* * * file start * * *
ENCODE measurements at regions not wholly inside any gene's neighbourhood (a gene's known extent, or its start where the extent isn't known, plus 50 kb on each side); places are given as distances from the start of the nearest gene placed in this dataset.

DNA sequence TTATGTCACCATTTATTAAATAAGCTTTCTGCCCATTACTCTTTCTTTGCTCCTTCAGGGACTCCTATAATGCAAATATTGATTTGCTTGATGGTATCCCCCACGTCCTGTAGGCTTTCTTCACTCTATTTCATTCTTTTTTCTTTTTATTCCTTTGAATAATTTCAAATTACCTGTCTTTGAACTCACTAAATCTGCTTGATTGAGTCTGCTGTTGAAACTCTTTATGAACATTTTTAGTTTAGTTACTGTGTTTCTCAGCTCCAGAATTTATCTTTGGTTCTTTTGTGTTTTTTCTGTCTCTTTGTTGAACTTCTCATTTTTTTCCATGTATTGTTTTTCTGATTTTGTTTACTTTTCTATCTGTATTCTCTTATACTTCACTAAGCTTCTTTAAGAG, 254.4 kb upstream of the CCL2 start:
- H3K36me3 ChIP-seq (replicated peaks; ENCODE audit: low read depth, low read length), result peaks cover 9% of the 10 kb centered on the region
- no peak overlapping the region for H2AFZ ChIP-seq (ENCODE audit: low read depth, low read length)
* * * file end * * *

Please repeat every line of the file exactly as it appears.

ENCODE measurements at regions not wholly inside any gene's neighbourhood (a gene's known extent, or its start where the extent isn't known, plus 50 kb on each side); places are given as distances from the start of the nearest gene placed in this dataset.

DNA sequence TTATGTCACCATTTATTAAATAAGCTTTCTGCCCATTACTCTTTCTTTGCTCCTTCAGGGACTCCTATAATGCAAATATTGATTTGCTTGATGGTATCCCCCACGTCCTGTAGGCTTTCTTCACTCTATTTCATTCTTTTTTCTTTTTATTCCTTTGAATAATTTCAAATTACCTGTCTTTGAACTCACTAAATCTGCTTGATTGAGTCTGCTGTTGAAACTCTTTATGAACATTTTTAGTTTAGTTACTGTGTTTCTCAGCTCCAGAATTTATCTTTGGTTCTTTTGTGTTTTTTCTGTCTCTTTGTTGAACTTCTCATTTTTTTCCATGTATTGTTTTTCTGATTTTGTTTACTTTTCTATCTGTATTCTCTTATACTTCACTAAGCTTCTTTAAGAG, 254.4 kb upstream of the CCL2 start:
- H3K36me3 ChIP-seq (replicated peaks; ENCODE audit: low read depth, low read length), result peaks cover 9% of the 10 kb centered on the region
- no peak overlapping the region for H2AFZ ChIP-seq (ENCODE audit: low read depth, low read length)